The known sheet cutting mechanisms discussed above show good cutting quality, but fail to show any measure to accomplish a smooth cut-in. Further discussion is made in connection with FIGS. 12(a), 12(b) and 12(c). FIG. 12(a) shows, in arrows, a load which the paper is subject to upon making an initial cut by the known sheet cutting mechanism using the circular blade 26 in combination with the stationary blade 20. FIG. 12(b) shows, in arrows, a load, which the paper is subject to upon making an initial cut by the sheet cutting mechanism using the circular blade 30 in combination with the auxiliary blade 31. FIG. 12(c) shows, in arrow, load, which the paper is subject to upon making an initial cut by the sheet cutting mechanism using the two circular blades 41 and 42. As seen from FIGS. 12(a), 12(b) and 12(c), the paper is pressed owing to reaction upon making an initial cut. This hampers smooth operation to make an initial cut into the paper. This problem will be solved if the edge of paper is pressed on a stand or circular blades extremely large, in diameter, are used. However, these measures induce other problem that the setting quality of paper become worse or the number of component parts increases excessively or the cutting mechanism becomes bulky. Thus, one must expect some load to which the paper is subject to, and slanted or notched surface resulting from cutting the paper inwardly as deep as 10 mm. In high humidity, the paper of the wet type, such as thermograph paper, tends to jam. Particularly, in the sheet cutting mechanism described in JP-A 7-100791 or JP-A 7-24782, the paper cutting surface is separated from the edge of the stand, on which the paper is set, so that the paper is subject directly to the influence of the force tending to press the paper. In these cutting mechanisms, the circular blade is improved in its cutting quality and/or it is well arranged, enhancing the cutting quality of the cutting mechanism for its increased cut-in capability, thus reducing the influence of the force tending to press the paper.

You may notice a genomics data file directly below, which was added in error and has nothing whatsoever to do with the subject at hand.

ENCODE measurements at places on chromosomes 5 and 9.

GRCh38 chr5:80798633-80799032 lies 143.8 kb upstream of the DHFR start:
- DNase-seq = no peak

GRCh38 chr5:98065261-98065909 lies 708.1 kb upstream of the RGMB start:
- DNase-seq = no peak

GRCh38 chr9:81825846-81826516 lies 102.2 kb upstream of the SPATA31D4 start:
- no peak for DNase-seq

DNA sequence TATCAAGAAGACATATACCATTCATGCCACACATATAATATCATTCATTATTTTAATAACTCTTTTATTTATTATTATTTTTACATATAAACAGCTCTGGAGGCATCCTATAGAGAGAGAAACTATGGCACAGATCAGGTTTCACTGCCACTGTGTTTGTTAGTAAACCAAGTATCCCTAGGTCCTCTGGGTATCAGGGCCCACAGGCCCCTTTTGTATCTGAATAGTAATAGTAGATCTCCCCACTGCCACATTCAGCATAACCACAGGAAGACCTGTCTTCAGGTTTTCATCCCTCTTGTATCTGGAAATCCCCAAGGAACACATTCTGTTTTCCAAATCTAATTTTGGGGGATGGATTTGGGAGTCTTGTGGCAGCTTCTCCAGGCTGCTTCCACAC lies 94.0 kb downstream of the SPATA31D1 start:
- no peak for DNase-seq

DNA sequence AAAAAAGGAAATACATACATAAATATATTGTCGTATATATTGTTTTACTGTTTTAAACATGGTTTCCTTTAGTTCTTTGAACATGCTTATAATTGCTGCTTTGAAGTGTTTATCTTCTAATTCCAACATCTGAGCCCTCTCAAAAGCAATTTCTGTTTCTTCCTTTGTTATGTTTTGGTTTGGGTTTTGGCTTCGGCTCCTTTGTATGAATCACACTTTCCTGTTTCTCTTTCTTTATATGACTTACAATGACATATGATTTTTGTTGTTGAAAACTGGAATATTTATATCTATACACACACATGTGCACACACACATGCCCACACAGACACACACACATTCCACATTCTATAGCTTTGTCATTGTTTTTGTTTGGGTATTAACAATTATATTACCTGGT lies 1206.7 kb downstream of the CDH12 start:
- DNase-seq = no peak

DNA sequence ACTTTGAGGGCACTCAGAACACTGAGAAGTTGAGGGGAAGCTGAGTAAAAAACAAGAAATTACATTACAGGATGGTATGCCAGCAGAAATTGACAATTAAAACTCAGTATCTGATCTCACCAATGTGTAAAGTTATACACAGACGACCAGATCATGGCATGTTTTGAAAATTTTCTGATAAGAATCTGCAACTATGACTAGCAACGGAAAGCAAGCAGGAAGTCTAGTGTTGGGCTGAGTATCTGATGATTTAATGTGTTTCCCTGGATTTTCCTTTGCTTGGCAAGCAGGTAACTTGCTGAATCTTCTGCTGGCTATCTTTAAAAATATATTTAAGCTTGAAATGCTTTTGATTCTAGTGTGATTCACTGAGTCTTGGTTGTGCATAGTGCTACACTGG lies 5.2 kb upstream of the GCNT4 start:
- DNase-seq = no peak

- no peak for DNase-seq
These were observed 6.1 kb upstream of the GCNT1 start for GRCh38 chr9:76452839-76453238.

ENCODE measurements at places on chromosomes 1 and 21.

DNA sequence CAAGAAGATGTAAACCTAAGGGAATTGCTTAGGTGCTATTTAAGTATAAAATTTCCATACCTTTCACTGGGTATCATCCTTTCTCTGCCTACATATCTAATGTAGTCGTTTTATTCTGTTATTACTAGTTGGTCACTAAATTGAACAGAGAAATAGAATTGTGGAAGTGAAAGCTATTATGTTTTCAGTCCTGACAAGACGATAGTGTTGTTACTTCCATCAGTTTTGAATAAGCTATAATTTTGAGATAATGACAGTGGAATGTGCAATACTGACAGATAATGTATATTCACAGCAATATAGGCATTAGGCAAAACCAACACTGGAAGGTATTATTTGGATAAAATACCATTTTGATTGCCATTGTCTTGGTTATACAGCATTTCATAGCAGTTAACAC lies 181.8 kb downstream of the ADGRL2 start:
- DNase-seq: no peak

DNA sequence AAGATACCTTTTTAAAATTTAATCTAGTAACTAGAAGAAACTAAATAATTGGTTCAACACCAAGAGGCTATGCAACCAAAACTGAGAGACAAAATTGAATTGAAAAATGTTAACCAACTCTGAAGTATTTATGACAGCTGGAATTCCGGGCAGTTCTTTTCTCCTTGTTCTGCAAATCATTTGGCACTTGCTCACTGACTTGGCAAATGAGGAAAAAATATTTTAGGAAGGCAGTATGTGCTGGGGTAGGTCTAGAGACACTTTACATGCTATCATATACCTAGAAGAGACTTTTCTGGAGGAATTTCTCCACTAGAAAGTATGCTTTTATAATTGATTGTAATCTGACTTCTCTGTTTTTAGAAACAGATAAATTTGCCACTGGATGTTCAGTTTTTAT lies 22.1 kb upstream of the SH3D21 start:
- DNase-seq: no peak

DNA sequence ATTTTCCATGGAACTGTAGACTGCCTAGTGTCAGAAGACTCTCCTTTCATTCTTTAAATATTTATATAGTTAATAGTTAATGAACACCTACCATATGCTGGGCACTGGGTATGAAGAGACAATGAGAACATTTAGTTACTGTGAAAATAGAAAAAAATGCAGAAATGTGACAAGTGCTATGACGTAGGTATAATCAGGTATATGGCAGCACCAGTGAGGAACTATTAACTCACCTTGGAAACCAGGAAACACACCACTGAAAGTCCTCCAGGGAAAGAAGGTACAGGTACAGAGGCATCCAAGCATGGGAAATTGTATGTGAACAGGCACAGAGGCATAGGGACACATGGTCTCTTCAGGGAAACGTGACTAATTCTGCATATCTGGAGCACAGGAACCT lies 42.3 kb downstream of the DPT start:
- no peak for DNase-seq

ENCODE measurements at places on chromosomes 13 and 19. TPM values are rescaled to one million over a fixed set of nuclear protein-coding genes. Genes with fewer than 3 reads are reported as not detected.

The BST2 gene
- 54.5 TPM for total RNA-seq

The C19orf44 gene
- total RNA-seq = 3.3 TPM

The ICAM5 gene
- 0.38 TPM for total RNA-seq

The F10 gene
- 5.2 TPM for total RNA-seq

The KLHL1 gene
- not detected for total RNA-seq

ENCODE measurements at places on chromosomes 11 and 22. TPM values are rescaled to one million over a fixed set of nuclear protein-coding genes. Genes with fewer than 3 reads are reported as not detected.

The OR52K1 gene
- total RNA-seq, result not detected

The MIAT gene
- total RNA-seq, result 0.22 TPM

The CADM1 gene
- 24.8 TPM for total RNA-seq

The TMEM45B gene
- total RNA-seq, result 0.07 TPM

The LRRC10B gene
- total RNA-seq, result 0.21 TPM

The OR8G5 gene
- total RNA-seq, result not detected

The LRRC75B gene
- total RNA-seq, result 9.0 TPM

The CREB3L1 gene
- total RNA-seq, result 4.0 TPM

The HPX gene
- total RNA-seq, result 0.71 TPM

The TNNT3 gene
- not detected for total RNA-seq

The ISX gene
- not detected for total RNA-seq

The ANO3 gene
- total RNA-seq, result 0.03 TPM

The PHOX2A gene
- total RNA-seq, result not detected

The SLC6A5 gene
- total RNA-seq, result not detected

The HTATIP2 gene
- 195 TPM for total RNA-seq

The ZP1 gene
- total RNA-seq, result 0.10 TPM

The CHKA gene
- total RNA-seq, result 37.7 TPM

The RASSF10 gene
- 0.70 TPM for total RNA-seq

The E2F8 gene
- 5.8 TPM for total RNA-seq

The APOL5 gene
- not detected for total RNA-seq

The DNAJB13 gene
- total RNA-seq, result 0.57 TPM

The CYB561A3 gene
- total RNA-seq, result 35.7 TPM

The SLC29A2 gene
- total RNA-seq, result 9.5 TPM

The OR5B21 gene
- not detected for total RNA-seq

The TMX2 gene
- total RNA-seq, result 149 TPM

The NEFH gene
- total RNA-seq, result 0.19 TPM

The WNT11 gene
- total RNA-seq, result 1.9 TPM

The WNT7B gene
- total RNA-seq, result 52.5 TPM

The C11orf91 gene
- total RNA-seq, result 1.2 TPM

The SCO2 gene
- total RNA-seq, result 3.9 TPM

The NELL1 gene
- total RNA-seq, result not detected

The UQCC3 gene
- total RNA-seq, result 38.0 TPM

There is another task to be accomplished.

In the sheet cutting mechanism using the stationary blade and the circular blade, the stationary blade is very expensive. This is because, in order to provide good cutting quality, the stationary blade must be straight and flat to a preset high degree of precision, and steel must be used as the material of the stationary blade. JP-A 7-124892 teaches the use of a product resulting from punching out a stainless steel belt as the stationary blade. However, further cost reduction cannot be expected because the material itself is expensive.

The sheet cutting mechanisms described in JP-A 7-100791 and JP-A 7-24782 do not use a stationary blade and thus they are advantageous upon reduction of cost. In the case of the sheet cutting mechanism of JP-A 7-100791, the circular blade and the auxiliary blade, which are displaceable with the carriage, engage each other at contact points that are unaltered. In other words, the auxiliary blade is subject to local stress at the contact points whenever the carriage moves, causing excessively quick deterioration of the cutting performance. JP-A 7-100791 teaches the use of a circular rotary blade as the auxiliary blade. However, there is no description as to the structure of such circular rotary blade. Thus, it appears that this teaching does not involve anything beyond what is described in JP-A 7-24782 with regard to the sheet cutting mechanism.